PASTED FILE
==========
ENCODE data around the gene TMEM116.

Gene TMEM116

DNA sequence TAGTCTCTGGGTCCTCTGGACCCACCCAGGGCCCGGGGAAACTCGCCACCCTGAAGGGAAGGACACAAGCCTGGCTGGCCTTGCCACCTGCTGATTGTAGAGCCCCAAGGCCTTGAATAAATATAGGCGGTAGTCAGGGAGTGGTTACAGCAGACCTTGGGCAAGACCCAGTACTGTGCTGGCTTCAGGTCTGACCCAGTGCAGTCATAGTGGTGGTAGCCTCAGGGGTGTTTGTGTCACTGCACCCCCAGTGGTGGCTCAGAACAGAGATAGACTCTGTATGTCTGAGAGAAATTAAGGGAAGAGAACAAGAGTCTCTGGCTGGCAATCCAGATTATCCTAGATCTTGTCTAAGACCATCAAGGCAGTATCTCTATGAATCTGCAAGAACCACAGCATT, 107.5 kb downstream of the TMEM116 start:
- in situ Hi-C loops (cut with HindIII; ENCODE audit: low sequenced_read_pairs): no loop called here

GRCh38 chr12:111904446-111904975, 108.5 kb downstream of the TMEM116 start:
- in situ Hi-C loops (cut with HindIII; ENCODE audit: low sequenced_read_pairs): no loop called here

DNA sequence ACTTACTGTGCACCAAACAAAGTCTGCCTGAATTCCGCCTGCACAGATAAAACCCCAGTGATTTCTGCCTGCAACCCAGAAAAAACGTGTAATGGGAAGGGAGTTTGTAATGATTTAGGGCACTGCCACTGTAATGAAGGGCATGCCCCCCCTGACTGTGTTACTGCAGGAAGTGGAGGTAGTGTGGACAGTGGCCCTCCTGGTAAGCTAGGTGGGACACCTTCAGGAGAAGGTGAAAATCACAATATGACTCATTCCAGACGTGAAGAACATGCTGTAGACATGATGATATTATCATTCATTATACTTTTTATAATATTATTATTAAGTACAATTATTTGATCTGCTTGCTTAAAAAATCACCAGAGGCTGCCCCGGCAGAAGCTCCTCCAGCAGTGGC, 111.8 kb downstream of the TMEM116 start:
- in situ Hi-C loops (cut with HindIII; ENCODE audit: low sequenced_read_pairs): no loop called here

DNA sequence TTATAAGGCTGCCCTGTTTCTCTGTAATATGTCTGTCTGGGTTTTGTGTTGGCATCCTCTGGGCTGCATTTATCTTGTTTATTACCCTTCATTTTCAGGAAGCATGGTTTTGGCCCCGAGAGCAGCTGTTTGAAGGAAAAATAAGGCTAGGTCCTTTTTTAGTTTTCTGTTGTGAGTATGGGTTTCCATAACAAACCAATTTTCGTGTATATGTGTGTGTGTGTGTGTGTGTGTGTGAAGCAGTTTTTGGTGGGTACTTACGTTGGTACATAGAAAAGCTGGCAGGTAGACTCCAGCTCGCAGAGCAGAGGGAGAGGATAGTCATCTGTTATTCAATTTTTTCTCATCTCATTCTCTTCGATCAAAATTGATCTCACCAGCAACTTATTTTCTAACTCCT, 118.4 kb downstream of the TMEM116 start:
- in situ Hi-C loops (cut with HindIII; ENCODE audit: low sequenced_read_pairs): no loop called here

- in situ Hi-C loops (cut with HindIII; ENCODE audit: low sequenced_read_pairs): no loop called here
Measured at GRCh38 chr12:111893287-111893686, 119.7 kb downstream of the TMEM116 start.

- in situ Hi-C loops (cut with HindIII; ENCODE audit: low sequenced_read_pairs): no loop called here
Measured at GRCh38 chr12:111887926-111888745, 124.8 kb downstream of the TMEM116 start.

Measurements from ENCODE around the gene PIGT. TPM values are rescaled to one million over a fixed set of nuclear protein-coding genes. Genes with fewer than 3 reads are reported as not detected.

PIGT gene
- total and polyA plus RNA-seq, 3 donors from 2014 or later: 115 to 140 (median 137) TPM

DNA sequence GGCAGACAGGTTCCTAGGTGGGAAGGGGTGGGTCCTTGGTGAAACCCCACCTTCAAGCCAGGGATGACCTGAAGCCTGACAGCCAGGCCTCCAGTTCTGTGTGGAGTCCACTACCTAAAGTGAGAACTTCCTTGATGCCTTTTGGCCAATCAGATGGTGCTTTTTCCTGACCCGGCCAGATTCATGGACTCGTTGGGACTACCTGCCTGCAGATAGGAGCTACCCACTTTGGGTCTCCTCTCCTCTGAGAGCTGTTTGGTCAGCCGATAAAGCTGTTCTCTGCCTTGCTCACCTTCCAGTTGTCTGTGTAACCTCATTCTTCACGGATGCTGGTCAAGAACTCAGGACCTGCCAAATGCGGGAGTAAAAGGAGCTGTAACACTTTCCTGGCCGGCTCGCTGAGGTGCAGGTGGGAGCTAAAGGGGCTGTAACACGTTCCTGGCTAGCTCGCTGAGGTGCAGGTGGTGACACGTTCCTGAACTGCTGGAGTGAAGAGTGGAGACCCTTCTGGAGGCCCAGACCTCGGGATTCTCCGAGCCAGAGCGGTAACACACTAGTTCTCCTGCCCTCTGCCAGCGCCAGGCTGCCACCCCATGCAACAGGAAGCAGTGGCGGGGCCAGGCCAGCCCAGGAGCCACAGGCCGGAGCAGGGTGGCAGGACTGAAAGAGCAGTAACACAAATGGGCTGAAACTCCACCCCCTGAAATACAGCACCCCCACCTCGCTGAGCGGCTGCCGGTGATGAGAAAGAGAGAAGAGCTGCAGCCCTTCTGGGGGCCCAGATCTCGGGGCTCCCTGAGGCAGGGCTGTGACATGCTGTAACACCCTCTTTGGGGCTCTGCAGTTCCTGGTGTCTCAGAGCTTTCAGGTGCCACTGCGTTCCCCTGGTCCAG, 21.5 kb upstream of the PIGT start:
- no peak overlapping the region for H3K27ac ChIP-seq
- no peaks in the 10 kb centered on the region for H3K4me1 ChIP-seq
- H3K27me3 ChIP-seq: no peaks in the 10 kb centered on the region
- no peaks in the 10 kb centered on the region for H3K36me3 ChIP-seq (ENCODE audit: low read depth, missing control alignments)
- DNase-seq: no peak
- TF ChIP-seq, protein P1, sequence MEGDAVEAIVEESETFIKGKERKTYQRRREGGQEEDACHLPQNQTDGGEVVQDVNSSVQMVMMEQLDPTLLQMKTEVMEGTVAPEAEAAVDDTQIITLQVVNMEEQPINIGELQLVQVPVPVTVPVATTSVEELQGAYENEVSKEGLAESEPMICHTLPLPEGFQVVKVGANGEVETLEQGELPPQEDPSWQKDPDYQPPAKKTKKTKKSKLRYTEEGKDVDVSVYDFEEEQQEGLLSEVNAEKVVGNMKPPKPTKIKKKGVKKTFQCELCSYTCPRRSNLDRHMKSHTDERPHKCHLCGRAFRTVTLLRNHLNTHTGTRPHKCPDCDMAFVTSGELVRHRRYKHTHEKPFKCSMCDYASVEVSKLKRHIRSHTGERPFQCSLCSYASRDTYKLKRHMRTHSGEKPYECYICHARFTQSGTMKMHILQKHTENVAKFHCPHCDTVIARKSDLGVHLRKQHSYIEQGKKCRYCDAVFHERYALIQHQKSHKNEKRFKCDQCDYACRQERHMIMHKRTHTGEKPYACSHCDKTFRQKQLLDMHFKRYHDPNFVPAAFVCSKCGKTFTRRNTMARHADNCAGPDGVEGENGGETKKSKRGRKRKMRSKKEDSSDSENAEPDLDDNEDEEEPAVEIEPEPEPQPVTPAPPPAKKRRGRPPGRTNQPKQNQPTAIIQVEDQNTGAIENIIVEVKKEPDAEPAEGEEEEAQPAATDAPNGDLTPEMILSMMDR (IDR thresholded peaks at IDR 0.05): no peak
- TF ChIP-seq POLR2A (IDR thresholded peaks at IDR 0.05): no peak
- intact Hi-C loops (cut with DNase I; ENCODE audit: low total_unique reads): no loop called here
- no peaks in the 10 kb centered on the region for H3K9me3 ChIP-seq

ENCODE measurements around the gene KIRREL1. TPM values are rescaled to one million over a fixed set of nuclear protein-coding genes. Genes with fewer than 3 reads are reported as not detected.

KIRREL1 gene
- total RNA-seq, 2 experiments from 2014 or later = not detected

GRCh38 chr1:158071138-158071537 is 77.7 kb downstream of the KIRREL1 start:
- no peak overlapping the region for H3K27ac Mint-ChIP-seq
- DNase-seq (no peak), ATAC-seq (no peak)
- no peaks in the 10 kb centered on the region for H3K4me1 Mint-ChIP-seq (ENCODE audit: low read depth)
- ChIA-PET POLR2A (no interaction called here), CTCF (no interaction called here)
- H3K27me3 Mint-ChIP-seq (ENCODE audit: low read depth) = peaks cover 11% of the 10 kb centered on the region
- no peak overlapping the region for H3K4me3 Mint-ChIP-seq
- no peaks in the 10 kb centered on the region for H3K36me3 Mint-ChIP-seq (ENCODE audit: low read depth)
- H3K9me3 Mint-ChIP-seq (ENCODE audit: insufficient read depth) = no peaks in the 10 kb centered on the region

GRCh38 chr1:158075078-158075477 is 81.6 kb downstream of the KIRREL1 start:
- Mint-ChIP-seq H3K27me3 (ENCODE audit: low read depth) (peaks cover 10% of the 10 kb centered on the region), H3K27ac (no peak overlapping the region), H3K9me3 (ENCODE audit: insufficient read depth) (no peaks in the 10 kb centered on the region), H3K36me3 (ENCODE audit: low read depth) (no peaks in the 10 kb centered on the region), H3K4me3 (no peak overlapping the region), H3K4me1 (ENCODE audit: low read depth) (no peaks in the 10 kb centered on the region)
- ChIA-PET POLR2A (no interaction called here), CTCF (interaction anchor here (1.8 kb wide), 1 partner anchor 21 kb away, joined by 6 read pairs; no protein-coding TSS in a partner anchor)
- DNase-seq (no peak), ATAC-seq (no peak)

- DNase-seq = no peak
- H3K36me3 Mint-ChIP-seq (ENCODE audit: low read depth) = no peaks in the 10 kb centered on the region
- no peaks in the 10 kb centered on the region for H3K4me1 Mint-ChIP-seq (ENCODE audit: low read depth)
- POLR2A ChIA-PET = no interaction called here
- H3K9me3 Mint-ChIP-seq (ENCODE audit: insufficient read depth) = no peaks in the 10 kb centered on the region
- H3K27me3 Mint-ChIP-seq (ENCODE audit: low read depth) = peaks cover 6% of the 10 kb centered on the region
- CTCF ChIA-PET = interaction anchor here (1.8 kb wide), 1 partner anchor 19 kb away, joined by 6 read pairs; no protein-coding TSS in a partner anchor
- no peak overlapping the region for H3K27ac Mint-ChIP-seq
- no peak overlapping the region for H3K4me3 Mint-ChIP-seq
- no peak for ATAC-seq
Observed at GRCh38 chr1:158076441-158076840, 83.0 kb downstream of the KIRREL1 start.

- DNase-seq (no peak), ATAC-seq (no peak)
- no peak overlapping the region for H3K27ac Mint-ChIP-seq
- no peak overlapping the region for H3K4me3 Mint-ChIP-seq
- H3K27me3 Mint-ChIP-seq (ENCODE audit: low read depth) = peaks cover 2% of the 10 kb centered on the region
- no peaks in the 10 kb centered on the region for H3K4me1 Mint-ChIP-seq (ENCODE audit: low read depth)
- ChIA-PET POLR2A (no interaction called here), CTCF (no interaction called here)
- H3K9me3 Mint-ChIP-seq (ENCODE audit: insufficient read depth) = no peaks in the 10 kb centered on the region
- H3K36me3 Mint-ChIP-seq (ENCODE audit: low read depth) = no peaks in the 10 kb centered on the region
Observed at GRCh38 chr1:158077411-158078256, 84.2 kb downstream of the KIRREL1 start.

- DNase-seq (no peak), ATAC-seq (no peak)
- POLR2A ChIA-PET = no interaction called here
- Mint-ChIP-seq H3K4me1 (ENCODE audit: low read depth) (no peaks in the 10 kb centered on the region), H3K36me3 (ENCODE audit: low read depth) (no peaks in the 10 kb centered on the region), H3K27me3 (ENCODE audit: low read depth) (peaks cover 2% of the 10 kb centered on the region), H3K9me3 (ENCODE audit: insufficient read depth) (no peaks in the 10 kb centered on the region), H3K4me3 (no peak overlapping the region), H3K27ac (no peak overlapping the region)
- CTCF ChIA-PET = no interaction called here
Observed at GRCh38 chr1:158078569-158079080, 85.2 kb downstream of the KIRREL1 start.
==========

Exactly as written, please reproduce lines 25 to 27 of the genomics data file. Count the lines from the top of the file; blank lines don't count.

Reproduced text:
- TF ChIP-seq POLR2A (IDR thresholded peaks at IDR 0.05): no peak
- intact Hi-C loops (cut with DNase I; ENCODE audit: low total_unique reads): no loop called here
- no peaks in the 10 kb centered on the region for H3K9me3 ChIP-seq